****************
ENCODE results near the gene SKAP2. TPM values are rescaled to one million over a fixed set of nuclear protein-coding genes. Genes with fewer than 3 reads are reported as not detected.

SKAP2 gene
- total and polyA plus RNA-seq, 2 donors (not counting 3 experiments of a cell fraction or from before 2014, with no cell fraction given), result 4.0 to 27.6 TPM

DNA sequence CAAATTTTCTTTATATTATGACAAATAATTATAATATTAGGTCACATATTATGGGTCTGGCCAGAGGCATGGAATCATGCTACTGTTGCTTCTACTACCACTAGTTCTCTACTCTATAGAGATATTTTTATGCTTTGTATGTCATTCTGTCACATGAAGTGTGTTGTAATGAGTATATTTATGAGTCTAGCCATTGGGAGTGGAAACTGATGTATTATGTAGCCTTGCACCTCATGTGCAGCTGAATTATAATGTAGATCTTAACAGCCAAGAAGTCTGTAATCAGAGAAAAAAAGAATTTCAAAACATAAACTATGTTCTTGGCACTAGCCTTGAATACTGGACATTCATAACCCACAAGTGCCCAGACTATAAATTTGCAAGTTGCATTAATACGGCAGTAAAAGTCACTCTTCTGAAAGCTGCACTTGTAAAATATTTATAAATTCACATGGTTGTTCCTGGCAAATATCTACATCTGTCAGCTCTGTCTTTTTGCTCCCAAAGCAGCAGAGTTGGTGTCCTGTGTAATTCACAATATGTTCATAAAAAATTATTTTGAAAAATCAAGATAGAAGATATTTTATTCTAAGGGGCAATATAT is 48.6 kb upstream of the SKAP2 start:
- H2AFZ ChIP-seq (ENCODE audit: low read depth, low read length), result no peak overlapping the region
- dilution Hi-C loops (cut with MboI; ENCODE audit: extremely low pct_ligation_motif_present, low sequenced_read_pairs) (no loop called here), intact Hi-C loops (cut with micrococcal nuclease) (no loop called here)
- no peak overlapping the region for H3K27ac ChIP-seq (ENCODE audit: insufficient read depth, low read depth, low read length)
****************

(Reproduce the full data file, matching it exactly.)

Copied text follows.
ENCODE results near the gene SKAP2. TPM values are rescaled to one million over a fixed set of nuclear protein-coding genes. Genes with fewer than 3 reads are reported as not detected.

SKAP2 gene
- total and polyA plus RNA-seq, 2 donors (not counting 3 experiments of a cell fraction or from before 2014, with no cell fraction given), result 4.0 to 27.6 TPM

DNA sequence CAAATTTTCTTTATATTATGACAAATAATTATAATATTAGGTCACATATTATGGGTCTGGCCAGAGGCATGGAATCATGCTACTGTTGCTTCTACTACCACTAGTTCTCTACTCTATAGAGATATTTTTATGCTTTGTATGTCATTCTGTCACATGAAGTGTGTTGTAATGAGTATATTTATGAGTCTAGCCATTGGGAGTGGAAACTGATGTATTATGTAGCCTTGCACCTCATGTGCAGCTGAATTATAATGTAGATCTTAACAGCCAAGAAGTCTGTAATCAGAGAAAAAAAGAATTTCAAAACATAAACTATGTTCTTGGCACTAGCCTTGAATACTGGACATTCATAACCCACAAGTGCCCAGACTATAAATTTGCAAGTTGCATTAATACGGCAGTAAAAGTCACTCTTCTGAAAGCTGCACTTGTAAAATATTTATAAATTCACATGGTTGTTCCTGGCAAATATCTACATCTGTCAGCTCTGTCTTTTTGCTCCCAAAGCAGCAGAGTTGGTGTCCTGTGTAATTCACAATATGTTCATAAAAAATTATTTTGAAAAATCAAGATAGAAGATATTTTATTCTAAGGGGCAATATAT is 48.6 kb upstream of the SKAP2 start:
- H2AFZ ChIP-seq (ENCODE audit: low read depth, low read length), result no peak overlapping the region
- dilution Hi-C loops (cut with MboI; ENCODE audit: extremely low pct_ligation_motif_present, low sequenced_read_pairs) (no loop called here), intact Hi-C loops (cut with micrococcal nuclease) (no loop called here)
- no peak overlapping the region for H3K27ac ChIP-seq (ENCODE audit: insufficient read depth, low read depth, low read length)